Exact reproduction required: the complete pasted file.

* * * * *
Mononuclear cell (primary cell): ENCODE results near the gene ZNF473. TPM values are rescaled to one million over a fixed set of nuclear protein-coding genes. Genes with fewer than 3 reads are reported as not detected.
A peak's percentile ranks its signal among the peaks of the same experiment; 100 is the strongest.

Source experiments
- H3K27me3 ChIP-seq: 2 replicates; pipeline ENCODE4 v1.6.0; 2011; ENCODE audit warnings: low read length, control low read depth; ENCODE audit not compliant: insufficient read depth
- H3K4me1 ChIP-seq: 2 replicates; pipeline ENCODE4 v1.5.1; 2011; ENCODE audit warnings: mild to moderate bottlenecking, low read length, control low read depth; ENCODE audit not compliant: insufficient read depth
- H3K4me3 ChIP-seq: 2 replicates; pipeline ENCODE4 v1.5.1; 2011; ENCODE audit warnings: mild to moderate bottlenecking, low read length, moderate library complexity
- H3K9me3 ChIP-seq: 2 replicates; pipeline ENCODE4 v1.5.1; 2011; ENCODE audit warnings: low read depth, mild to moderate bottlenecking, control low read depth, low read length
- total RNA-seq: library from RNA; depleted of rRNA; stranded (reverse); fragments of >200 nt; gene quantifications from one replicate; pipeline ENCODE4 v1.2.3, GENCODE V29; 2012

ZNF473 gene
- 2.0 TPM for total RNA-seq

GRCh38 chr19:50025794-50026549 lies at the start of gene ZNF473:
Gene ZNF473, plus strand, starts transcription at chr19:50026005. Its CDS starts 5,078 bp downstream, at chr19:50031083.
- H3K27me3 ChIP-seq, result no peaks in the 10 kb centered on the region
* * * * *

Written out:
Mononuclear cell (primary cell): ENCODE results near the gene ZNF473. TPM values are rescaled to one million over a fixed set of nuclear protein-coding genes. Genes with fewer than 3 reads are reported as not detected.
A peak's percentile ranks its signal among the peaks of the same experiment; 100 is the strongest.

Source experiments
- H3K27me3 ChIP-seq: 2 replicates; pipeline ENCODE4 v1.6.0; 2011; ENCODE audit warnings: low read length, control low read depth; ENCODE audit not compliant: insufficient read depth
- H3K4me1 ChIP-seq: 2 replicates; pipeline ENCODE4 v1.5.1; 2011; ENCODE audit warnings: mild to moderate bottlenecking, low read length, control low read depth; ENCODE audit not compliant: insufficient read depth
- H3K4me3 ChIP-seq: 2 replicates; pipeline ENCODE4 v1.5.1; 2011; ENCODE audit warnings: mild to moderate bottlenecking, low read length, moderate library complexity
- H3K9me3 ChIP-seq: 2 replicates; pipeline ENCODE4 v1.5.1; 2011; ENCODE audit warnings: low read depth, mild to moderate bottlenecking, control low read depth, low read length
- total RNA-seq: library from RNA; depleted of rRNA; stranded (reverse); fragments of >200 nt; gene quantifications from one replicate; pipeline ENCODE4 v1.2.3, GENCODE V29; 2012

ZNF473 gene
- 2.0 TPM for total RNA-seq

GRCh38 chr19:50025794-50026549 lies at the start of gene ZNF473:
Gene ZNF473, plus strand, starts transcription at chr19:50026005. Its CDS starts 5,078 bp downstream, at chr19:50031083.
- H3K27me3 ChIP-seq, result no peaks in the 10 kb centered on the region